Pope Muslim Baptism Raises Eyebrows

PARIS/CAIRO — The Vatican’s high-profiled, headline-grabbing baptism of a Muslim-born convert earlier this week has raised eyebrows not only among Muslims but Catholics as well.

“I don’t understand why he wasn’t baptized in his hometown by his local bishop,” Christophe Roucou, the French Catholic Church’s top official for relations with Islam, told Reuters.

Pope Benedict XVI baptized Egyptian-born Magdi Allam, an vicious critic of Islam and defender of Israel, Saturday at a Vatican Easter service.

Vatican Television zoomed in on Allam, who sat in the front row of the basilica, before he received his first Communion.

As a choir sang, the pontiff poured holy water over Allam’s head and said a brief prayer in Latin.

His conversion to Christianity was a well-kept secret, disclosed by the Vatican less than an hour before the Easter eve service started.

The picture and high-profile baptism made international headlines.

Muslim intellectuals were angered, not by the conversion, but the way it was handled by the Vatican.

“The whole spectacle…provokes genuine questions about the motives, intentions and plans of some of the pope’s advisers on Islam,” Aref Ali Nayed, the director of Jordan’s the Royal Islamic Strategic Studies Center, said in a statement.

He regretted that the Vatican had turned the baptism into “a triumphalist tool for scoring points.”

Islam Criticism

Nayed, one of 138 Muslim scholars who last October issued an unprecedented appeal for a serious interfaith dialogue with Christians, asked the Vatican to distance itself from Allam’s searing attack on Islam.

“[It is] sad that the particular person chosen for such a highly public gesture has a history of generating, and continues to generate, hateful discourse.”

Allam has been a fierce critic of Islam.

“Beyond…the phenomenon of extremists and Islamist terrorism at the global level, the root of evil is inherent to a physiologically violent and historically conflictual Islam,” he wrote in his della Sera daily hours after his baptism.

The All India Muslim Majlis-e-Mushawarat and the South Asian Council for Minorities also criticized the Vatican handling.

They dismissed the high-profile baptism as “patronization of Allam’s views on Islam by the Vatican.”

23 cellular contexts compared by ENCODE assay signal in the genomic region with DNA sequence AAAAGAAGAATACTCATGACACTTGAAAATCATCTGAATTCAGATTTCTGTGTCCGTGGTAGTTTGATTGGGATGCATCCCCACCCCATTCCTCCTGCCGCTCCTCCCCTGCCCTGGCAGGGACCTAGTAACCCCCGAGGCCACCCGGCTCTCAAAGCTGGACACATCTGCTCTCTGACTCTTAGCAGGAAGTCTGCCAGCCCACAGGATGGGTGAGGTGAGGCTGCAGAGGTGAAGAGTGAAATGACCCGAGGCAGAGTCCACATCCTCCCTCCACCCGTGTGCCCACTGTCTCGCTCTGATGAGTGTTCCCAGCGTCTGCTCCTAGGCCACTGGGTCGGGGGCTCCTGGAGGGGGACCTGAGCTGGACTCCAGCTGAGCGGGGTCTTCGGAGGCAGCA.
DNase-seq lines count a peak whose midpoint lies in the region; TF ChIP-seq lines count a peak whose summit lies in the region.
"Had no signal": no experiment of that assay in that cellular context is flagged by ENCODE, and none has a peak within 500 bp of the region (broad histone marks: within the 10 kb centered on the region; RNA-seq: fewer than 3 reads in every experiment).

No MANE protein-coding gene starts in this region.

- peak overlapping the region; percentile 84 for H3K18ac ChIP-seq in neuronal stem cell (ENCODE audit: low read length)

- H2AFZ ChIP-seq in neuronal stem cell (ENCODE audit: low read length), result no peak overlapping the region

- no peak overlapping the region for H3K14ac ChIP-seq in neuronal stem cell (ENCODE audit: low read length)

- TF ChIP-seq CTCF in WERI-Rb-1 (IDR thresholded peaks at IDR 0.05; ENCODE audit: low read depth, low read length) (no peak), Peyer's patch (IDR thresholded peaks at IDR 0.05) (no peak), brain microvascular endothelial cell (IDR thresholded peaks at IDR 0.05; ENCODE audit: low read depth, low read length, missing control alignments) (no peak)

“The incident provokes genuine questions about the motives behind this high-profile ceremony and the future plans of the Vatican vis-a-vis other faiths,” they said in a joint statement mailed to IslamOnline.net.

They said this negates Vatican’s recent announcement that it sincerely wishes to engage Muslims in dialogue, expecting it to hinder the peaceful co-existence and meaningful interfaith dialogue.


Mahmoud Belhimer, deputy editor of Algeria’s popular El Khabar newspaper, said Allam’s conversion “could have been normal if he had not made anti-Islamic comments.”

Mohamed Yatim, commentator for the Moroccan daily Attajdid, said the move is a part of a growing anti-Islam trend in the West.

“[This is] a new provocation for the Islamic world and part of a trend that has intensified in recent years with the caricatures of the Prophet.”

Denmark’s main dailies reprinted on February 13, a drawing of a man described as the prophet with a ticking bomb in his turban.

This has reignited a controversy that first surfaced in 2005 after the mass-circulation Jyllands-Posten commissioned and printed 12 cartoons of the prophet, sending thousands of protesting Muslims into the streets across the world.

Pope Benedict himself angered Muslims in 2006 after delivering a lecture in which he cited criticism of Islam and Prophet Muhammad (peace and blessing be upon him) by an ancient Roman emperor.

“Nevertheless, we will not let this unfortunate episode distract us from our work on pursuing ‘A Common Word’ for the sake of humanity and world peace,” said Nayed, the Muslim scholar.

“Our basis for dialogue is not a tit-for-tat logic of reciprocity.”